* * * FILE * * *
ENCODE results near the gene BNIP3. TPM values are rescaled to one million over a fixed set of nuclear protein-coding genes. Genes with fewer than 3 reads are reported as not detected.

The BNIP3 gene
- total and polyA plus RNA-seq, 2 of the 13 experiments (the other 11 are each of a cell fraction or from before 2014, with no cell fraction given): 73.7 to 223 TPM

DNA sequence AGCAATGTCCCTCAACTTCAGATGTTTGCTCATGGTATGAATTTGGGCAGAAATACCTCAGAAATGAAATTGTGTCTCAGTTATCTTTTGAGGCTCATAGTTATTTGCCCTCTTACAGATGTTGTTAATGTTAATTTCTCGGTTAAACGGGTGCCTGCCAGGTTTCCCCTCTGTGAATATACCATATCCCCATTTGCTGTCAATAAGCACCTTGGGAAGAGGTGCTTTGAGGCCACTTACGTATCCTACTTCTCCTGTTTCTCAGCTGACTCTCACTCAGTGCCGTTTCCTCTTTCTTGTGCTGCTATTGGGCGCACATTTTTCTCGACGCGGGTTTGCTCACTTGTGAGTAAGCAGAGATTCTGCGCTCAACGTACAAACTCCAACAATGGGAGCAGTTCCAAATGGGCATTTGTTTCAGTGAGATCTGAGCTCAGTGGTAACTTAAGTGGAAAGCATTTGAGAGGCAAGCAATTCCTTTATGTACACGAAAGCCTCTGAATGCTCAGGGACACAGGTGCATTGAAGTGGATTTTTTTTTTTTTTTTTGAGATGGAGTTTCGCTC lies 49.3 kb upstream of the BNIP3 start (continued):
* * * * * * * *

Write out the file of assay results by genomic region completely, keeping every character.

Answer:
ENCODE results near the gene BNIP3. TPM values are rescaled to one million over a fixed set of nuclear protein-coding genes. Genes with fewer than 3 reads are reported as not detected.

The BNIP3 gene
- total and polyA plus RNA-seq, 2 of the 13 experiments (the other 11 are each of a cell fraction or from before 2014, with no cell fraction given): 73.7 to 223 TPM

DNA sequence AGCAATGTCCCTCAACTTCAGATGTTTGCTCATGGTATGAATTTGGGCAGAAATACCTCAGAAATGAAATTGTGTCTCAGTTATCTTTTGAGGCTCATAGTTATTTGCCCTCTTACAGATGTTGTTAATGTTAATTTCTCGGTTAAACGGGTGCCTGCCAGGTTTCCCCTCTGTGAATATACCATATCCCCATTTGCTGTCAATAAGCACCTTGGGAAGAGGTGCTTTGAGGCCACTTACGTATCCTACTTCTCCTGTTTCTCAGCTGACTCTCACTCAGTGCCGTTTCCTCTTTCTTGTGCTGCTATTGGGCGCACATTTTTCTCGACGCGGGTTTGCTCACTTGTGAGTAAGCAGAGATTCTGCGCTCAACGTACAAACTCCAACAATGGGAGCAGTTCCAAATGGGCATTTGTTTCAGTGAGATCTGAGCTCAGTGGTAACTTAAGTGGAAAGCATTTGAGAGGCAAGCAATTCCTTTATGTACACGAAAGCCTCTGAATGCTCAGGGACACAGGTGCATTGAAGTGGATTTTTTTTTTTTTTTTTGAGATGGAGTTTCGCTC lies 49.3 kb upstream of the BNIP3 start (continued):